A recent, large, observational study assessed the fertility outcomes of 825 infertile women with ovarian endometriomas, who either chose to undergo surgery (group 1) and if pregnancy was not achieved then IVF (group 1b); women who chose IVF only (group 2); and women who chose not to have surgery or IVF (group 3). Group 1 mostly underwent cystectomy (exact number not reported) and had a significantly higher spontaneous pregnancy rate than the expectant management without IVF group (Table 6).[29] Therefore, in women who choose to undergo the first treatment path and try to conceive naturally, combined cystectomy with ablation is potentially the optimal treatment option to maximize natural conception without ovarian damage. Of the women in group 1 who did not spontaneously achieve pregnancy, 144 chose to undergo IVF and the clinical pregnancy rate per cycle was not significantly different from group 2, who did not undergo surgical treatment. Barri et al. pointed out that the pregnancy rate was higher among group 1 when spontaneous and IVF pregnancy rates were combined (65.8 vs 32.2%).[29]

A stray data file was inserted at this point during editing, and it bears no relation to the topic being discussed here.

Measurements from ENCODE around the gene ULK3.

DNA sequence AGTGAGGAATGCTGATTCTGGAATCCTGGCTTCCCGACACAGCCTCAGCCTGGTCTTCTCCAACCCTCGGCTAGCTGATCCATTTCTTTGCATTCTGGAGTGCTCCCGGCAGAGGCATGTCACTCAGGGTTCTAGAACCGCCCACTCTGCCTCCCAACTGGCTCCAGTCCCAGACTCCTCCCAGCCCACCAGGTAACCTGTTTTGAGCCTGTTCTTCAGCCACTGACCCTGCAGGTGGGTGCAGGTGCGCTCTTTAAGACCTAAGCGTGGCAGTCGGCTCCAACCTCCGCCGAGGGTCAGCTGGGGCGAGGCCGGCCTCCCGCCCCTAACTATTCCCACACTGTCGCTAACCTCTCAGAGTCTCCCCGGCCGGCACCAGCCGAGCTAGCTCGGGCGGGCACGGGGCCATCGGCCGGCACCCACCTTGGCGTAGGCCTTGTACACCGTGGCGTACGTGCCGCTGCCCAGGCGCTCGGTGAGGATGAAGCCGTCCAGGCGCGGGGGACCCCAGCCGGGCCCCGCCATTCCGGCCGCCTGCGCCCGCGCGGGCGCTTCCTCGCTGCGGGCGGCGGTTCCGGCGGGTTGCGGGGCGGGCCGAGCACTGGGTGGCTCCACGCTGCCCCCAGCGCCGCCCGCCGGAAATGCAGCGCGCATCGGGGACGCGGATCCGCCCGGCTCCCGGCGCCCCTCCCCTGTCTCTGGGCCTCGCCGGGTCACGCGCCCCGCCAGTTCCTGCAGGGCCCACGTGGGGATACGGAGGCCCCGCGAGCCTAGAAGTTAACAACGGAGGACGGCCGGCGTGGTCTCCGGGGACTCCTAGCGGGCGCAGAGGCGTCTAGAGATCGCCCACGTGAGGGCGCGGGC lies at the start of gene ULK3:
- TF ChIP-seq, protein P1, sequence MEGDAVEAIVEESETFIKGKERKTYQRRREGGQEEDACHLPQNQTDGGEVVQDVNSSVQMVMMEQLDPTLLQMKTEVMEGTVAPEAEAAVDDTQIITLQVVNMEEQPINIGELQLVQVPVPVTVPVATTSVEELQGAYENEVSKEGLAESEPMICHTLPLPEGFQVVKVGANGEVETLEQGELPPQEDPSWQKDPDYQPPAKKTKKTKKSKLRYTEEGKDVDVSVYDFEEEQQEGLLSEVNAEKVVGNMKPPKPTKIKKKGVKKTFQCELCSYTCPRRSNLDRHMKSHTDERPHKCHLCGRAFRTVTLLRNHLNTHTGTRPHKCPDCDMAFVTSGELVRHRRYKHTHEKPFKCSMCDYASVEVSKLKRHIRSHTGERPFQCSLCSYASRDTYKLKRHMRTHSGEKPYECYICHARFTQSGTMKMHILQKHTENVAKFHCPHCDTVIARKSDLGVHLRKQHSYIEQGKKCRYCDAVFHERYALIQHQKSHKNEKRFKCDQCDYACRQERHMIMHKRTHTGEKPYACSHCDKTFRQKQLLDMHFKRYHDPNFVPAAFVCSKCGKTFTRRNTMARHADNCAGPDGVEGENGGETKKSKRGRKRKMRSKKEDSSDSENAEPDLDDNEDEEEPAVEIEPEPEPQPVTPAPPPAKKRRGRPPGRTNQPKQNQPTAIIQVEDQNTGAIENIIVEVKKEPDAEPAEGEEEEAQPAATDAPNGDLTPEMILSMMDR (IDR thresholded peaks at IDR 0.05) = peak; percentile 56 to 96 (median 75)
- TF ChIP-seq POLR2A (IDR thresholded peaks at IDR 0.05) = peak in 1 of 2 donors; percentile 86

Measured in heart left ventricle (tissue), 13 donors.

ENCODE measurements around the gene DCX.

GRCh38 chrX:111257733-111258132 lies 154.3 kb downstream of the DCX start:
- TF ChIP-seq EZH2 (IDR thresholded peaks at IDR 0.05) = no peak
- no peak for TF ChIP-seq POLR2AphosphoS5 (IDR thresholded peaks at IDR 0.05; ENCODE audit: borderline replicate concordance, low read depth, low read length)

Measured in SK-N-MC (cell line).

As seen in the study by Barri et al. and others (Table 1 & Table 4), cystectomy does not improve IVF outcomes, so for a woman requiring IVF after surgery because of male factor infertility or for those who do not want to wait to conceive naturally, cystectomy should not be the first-line treatment. Although the results were not statistically significant, Salem et al. found improved IVF outcomes following aspiration with 95% EST.[69] More research is needed on treatment techniques that enhance IVF–ICSI.